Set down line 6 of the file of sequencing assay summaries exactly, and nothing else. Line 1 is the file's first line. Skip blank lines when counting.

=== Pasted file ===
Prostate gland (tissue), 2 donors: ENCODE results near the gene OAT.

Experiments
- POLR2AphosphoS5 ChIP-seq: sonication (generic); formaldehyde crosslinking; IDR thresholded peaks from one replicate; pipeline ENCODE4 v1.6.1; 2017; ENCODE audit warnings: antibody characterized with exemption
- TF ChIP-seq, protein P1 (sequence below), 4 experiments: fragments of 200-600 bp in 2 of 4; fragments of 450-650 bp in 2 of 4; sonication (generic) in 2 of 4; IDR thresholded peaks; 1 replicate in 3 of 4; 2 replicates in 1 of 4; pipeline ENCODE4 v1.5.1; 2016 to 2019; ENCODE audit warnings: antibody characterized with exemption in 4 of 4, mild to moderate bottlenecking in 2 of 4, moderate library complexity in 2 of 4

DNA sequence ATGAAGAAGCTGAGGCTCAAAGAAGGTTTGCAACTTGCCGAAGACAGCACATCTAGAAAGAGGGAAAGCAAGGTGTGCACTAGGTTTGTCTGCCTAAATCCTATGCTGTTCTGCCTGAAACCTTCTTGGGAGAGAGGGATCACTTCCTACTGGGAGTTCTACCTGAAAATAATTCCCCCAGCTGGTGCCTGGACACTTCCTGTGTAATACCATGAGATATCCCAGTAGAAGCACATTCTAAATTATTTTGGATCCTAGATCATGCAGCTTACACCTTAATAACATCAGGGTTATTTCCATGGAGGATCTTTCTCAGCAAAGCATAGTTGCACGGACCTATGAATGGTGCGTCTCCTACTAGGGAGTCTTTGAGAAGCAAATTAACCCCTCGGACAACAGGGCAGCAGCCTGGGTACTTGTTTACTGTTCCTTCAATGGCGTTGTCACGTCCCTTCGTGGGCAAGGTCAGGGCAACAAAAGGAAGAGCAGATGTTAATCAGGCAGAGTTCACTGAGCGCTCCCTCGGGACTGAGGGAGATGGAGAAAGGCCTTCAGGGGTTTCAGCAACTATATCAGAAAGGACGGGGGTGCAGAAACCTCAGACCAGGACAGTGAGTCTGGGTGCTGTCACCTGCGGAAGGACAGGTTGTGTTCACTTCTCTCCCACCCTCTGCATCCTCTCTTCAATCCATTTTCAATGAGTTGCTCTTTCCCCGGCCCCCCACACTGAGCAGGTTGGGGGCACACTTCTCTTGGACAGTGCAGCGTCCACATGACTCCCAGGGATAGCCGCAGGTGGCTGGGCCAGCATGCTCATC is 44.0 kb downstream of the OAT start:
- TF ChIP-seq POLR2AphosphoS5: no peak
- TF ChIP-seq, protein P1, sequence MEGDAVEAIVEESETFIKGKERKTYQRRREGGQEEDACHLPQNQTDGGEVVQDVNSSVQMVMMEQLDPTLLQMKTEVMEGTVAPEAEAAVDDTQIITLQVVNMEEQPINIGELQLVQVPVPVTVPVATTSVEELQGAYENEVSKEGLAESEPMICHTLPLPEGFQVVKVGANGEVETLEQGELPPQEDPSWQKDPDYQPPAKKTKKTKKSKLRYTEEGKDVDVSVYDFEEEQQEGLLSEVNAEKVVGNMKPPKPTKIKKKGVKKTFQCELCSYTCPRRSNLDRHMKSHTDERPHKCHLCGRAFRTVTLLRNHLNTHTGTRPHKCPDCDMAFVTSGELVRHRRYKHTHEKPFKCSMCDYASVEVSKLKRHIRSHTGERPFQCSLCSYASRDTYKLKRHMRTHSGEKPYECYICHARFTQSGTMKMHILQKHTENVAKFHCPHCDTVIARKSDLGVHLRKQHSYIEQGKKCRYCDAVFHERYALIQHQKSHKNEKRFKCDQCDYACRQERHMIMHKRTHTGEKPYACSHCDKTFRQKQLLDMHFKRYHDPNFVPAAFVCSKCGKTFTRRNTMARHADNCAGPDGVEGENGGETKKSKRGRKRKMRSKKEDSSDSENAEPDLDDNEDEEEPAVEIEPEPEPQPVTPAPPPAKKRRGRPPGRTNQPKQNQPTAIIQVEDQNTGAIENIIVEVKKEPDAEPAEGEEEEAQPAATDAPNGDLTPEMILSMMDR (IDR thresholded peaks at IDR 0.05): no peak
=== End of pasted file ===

- TF ChIP-seq POLR2AphosphoS5: no peak